Similarly, parking it in off-season in secured campervan storage rather than your driveway can reduce premiums as it provides more security against theft. It’s important to consider your regular parking situation when you insure your campervan.

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European Cover and Breakdown

While pre-Brexit, it was easier to simply drive in and out the EU, now the insurance side is slightly different. You’ll need a green card, issued by your insurer, to drive, and specialist EU breakdown cover. Where before you may have been able to use one policy to cover you in the EU, its important to check the limits of your policy in the EU, especially now the six-month post Brexit period has happened.

Contents Insurance for Campervans

Unlike a car, campervans have higher value contents, as they are like a home on wheels. Things such as TVs, gas bottles, microwaves, storage, any aftermarket additions, even accessories like awnings, all add value to your campervan contents.

Therefore, getting an appropriate amount of campervan contents insurance is key, and also valuing everything in your campervan is key. Provide your insurer with accurate information before you agree a policy, and you will get an accurate quote based on your information.

Gas and explosion cover

While this isn’t something that people might want to think about, considering the risk of any heaters, gas bottles etc, in your campervan before you get insurance will help. By accurately considering this risk, you can ensure that you are covered in case the worst, while unlikely, is considered in your insurance policy.

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New for old policies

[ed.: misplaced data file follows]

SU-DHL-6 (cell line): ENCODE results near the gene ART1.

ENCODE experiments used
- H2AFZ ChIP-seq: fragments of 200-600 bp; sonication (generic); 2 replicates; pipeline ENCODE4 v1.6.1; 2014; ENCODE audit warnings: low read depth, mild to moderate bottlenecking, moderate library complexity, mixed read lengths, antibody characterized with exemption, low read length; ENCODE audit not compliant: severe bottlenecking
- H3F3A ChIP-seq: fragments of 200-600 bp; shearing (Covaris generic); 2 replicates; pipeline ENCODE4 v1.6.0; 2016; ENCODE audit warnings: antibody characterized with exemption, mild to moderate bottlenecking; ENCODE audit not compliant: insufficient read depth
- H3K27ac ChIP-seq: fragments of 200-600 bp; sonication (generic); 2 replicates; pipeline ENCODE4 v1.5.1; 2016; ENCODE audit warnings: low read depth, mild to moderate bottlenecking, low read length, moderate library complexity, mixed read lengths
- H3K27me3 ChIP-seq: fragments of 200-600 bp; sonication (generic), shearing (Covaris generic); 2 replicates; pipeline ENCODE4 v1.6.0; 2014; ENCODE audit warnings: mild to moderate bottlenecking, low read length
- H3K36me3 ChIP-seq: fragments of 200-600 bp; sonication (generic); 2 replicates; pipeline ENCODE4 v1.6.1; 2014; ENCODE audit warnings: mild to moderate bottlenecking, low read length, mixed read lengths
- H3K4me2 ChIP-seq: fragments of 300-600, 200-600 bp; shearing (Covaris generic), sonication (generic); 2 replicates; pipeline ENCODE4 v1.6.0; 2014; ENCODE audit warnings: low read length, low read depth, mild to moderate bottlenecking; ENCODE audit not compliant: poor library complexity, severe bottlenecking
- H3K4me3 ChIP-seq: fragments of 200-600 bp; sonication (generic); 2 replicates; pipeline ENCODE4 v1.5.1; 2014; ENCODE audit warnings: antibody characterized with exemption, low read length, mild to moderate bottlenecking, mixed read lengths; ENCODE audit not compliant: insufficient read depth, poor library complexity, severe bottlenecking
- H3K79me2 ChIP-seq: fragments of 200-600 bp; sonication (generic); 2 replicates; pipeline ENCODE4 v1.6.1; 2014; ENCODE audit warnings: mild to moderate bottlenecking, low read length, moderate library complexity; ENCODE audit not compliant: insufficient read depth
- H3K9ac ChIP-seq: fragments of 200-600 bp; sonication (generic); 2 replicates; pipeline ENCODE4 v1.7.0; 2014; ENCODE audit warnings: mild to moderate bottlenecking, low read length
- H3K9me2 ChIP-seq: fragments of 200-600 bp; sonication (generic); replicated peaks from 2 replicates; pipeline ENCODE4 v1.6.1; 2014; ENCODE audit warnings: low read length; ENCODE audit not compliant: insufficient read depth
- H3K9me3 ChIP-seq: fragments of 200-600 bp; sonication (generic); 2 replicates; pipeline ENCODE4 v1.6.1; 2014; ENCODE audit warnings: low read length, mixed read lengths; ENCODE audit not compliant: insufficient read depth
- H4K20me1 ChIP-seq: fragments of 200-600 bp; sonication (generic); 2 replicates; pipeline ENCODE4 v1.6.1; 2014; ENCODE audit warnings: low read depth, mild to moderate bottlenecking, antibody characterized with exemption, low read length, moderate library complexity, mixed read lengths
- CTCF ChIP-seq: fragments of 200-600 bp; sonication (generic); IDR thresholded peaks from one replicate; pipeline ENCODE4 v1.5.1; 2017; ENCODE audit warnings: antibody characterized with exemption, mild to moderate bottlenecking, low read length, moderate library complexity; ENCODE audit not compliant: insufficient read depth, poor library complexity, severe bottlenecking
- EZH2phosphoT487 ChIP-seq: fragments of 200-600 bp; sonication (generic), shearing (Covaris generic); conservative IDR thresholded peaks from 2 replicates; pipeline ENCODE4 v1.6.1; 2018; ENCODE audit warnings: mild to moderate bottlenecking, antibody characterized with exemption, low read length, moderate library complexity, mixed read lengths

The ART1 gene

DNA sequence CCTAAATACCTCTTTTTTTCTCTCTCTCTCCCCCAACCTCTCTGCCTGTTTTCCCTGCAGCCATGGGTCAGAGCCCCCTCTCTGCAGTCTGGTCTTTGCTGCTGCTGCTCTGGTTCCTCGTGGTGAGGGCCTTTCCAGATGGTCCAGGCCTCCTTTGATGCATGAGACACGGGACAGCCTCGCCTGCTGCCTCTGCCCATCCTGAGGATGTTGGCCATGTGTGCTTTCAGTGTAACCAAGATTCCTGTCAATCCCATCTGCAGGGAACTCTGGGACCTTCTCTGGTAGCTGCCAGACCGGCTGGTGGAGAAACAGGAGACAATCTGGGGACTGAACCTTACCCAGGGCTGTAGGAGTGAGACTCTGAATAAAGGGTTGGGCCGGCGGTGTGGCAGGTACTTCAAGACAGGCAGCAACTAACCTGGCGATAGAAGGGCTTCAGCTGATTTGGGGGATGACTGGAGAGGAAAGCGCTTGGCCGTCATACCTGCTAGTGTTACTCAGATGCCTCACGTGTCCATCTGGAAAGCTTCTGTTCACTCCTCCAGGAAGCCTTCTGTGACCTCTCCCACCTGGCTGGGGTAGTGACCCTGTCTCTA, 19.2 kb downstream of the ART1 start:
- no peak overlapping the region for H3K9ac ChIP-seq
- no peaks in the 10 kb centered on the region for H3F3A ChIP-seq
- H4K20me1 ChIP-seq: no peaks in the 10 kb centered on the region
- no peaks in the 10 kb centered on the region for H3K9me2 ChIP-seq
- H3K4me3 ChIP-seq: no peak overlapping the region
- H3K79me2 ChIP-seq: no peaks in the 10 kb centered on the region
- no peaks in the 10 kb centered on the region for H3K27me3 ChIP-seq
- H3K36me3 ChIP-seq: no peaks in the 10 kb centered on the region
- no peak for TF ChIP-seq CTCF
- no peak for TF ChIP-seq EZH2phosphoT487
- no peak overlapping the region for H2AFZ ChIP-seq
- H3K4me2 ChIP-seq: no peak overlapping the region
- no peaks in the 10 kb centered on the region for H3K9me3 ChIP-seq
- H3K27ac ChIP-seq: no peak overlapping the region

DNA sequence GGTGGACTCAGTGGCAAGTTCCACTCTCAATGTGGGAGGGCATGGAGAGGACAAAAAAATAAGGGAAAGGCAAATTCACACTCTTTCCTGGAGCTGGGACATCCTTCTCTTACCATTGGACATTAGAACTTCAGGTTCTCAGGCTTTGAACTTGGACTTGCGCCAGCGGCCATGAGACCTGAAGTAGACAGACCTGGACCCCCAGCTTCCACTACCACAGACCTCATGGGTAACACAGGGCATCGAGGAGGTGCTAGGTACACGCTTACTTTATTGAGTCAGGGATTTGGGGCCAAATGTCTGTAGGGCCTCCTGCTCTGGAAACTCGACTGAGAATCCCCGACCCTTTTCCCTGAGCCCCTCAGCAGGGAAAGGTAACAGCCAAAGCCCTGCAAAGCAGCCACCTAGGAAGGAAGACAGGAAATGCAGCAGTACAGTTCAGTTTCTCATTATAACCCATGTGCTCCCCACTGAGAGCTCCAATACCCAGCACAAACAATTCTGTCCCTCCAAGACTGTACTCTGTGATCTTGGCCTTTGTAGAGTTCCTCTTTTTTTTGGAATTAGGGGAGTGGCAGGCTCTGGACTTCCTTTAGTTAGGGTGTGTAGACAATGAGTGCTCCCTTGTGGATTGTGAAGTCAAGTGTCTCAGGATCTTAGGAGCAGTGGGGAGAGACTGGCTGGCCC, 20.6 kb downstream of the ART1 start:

New-for-old policies is only applicable if you bought the campervan from new. It means that the insurer will replace your campervan with the most recent version of the make. There’s often specific stipulations, such as the mileage or age of campervan at point of insurance.

Transferring NCB from another policy

If you’re making your campervan your primary vehicle, then you may be able to transfer your NCB, despite it not being a like-for-like policy.

Some insurers offer this while others may only offer it if you have multi-car insurance with them. It does vary, so do check before you take out a policy.

FAQs about Campervan Insurance

How much is campervan insurance?

As every policy is custom, and campers undergo a lot of customisations, its dependent on individual circumstance and a multitude of factors! You can always get a quote to find out.

Is it cheaper to insure a van or a campervan?

Van insurance is more expensive than campervan insurance, as vans often contain more expensive contents when used as work vans. For vans, you’ll often also need business insurance as well, or one that covers you for business use, something campervans don’t need.

Can you insure a campervan as a van?

If your campervan meets the DVLA requirements for being a motor caravan, regardless of what your logbook says, you need to insure it as a campervan, if that’s what you’re using it for. This means you get appropriate cover for your use.

Can I drive a campervan on my car insurance?

No, you can’t drive a campervan on your car insurance. Your insurance needs to be appropriate for the vehicle you drive, and a campervan isn’t the same as a car. Even if you have a converted campervan, then you need to get campervan insurance, rather than relying on your car insurance.

What won’t campervan insurance cover?

Car insurance won’t cover the following:

  • Infestations of rat, mice, bugs or other vermin
  • Wear and tear
  • Theft, if you’ve left your keys in it, windows open or door unlocked

It’s always worth giving your policy a read to check.

Do I need different insurance if I’m planning to live in my van?

No, you don’t need different insurance if you plan to live in your van. You will need to ensure you have the correct cover, such as contents insurance, and the insurer is aware you will be living in your van.